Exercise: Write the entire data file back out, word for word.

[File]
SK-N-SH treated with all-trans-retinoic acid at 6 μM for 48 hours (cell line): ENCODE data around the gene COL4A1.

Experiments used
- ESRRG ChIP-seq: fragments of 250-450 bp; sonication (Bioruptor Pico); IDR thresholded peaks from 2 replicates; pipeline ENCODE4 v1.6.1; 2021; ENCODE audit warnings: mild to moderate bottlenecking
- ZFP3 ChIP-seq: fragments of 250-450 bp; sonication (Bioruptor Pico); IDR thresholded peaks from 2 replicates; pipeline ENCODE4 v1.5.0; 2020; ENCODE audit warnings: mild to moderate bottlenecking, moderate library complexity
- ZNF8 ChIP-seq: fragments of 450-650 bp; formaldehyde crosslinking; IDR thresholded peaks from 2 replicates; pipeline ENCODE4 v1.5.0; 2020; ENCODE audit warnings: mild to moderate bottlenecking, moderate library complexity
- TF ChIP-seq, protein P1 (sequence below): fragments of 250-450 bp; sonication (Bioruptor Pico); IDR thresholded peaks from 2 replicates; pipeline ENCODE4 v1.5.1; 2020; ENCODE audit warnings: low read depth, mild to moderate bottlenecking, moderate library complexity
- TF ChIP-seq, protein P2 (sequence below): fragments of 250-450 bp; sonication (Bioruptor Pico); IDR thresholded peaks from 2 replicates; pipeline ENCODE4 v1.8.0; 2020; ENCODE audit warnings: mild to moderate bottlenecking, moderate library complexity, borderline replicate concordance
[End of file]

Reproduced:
SK-N-SH treated with all-trans-retinoic acid at 6 μM for 48 hours (cell line): ENCODE data around the gene COL4A1.

Experiments used
- ESRRG ChIP-seq: fragments of 250-450 bp; sonication (Bioruptor Pico); IDR thresholded peaks from 2 replicates; pipeline ENCODE4 v1.6.1; 2021; ENCODE audit warnings: mild to moderate bottlenecking
- ZFP3 ChIP-seq: fragments of 250-450 bp; sonication (Bioruptor Pico); IDR thresholded peaks from 2 replicates; pipeline ENCODE4 v1.5.0; 2020; ENCODE audit warnings: mild to moderate bottlenecking, moderate library complexity
- ZNF8 ChIP-seq: fragments of 450-650 bp; formaldehyde crosslinking; IDR thresholded peaks from 2 replicates; pipeline ENCODE4 v1.5.0; 2020; ENCODE audit warnings: mild to moderate bottlenecking, moderate library complexity
- TF ChIP-seq, protein P1 (sequence below): fragments of 250-450 bp; sonication (Bioruptor Pico); IDR thresholded peaks from 2 replicates; pipeline ENCODE4 v1.5.1; 2020; ENCODE audit warnings: low read depth, mild to moderate bottlenecking, moderate library complexity
- TF ChIP-seq, protein P2 (sequence below): fragments of 250-450 bp; sonication (Bioruptor Pico); IDR thresholded peaks from 2 replicates; pipeline ENCODE4 v1.8.0; 2020; ENCODE audit warnings: mild to moderate bottlenecking, moderate library complexity, borderline replicate concordance